To guide the way, our paper this week is full of fun-seizing opportunity.
    To find out who’s now pushing the edge of the envelope in live music, read The Kids Are Alright. In that scene-setting story, contributor Selene San Felice, who’ll graduate college this year, introduces her generation of musicians. (Bonus points to readers who pick up the hidden references in this paragraph.)
    For a broader range in tastes and times, you’ll find more music in 8 Days a Week’s wide-ranging, weeklong listing of concerts and club dates.
    If your taste is Victorian, this Thursday is your night, when Jane Austen’s songbook is opened at Hammond-Harwood House.
    If hard-rocking outdoors summer concerts staged like mini-festivals are your thing, Friday is your night, when Goo Goo Dolls and Collective Soul play at Calvert Marine Museum.
    On a more intimate scale, most every night is your night to sit at the Tiki bar or on the beach to hear who’s up at Chesapeake Beach Resort and Spa’s classic bandshell.
    You’ll still find concerts in the park this week, too.
    Beyond music, 8 Days a Week guides you — and all the ages in your family — to dozens of ways to seize the season.
    If you’re of age, how about Saturday at Goshen Farm, with wine-tasting, noshes and jazz to benefit the historic farm?
    August 27 is a late-summer day offering too many good things to make your choices easy. You could watch jousting at Calvert’s 150th festival dedicated to Maryland’s state sport and country pleasures. Learn more about jousting in this week Chesapeake Curiosities on page 4.
    Or join the Beaches & Bay Breezes Festival in Annapolis.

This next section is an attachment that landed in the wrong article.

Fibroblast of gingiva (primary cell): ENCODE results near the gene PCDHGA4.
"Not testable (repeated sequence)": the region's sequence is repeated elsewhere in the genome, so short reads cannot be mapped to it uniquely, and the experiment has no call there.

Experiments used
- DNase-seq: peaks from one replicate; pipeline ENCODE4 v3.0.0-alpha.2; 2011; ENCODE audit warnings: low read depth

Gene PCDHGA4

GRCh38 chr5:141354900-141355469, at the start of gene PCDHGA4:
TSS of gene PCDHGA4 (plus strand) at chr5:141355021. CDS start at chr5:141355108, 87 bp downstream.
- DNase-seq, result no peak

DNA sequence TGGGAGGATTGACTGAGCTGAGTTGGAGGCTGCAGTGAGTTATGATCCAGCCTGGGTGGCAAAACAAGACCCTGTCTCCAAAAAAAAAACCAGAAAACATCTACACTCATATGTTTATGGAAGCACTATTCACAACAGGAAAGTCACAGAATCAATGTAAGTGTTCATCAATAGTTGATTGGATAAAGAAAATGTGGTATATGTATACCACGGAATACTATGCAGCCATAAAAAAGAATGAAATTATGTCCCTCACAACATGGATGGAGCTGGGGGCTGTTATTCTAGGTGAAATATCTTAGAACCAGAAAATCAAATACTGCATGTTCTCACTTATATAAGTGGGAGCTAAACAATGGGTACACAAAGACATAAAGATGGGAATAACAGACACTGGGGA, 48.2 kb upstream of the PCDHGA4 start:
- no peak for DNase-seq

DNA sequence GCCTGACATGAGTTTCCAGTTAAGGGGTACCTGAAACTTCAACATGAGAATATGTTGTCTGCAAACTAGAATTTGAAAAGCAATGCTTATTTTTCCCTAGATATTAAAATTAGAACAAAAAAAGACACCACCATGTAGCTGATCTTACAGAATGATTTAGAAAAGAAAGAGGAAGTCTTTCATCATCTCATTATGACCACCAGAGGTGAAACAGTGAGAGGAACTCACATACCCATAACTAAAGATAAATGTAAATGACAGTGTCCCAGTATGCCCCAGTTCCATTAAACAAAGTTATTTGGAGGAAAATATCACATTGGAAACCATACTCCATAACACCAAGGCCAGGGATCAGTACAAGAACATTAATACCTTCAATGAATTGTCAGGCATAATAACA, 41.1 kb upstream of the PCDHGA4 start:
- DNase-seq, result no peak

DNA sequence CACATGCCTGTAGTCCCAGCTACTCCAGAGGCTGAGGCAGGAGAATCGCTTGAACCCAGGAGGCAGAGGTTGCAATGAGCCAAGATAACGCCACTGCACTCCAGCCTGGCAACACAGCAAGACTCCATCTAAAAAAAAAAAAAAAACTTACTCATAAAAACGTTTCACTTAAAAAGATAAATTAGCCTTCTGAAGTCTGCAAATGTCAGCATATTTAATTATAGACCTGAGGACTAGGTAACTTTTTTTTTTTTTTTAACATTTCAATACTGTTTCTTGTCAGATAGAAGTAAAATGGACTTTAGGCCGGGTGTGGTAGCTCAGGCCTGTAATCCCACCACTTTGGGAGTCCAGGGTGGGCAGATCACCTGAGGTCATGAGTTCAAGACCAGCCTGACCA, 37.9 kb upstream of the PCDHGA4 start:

Or hit the opening weekend of the Maryland Renaissance Festival.
    Or cheer on dragon boats racing in Solomons. (Do you think the Chinese will adopt skipjack racing?)
    Or learn to fly fish in saltwater with the West & Rhode Riverkeeper and the Free State Fly Fishers Club.
    That’s just a taste of Saturday. 8 Days a Week brings you seven more days full of opportunity every week.
    I know. At this time of year, you want to do it all.
    I’m sorry to burden you with so many choices. But keeping you active in life in Chesapeake Country is what we do, weekly, at Bay Weekly.

Sandra Olivetti Martin
Editor and publisher; editor@bayweekly.com

How some of the world’s most famous art found safe refuge in early-America’s Annapolis

You’d want to know if you were neighbor to a secret treasure of masterpieces.
    So I’m telling you.
    Sixty-three paintings by great Northern European masters — Jan Breughel, Rubens and Van Dyck among them — lived quietly in Annapolis for two years, and Prince George’s County for 16 more years.
    “There was no collection of old master paintings remotely like it in this country,” says Arthur Wheelock curator of northern baroque paintings at the National Gallery of Art. “In fact, in both quality and quantity, no collection of Flemish art in this country would rival it until late in the 20th century.”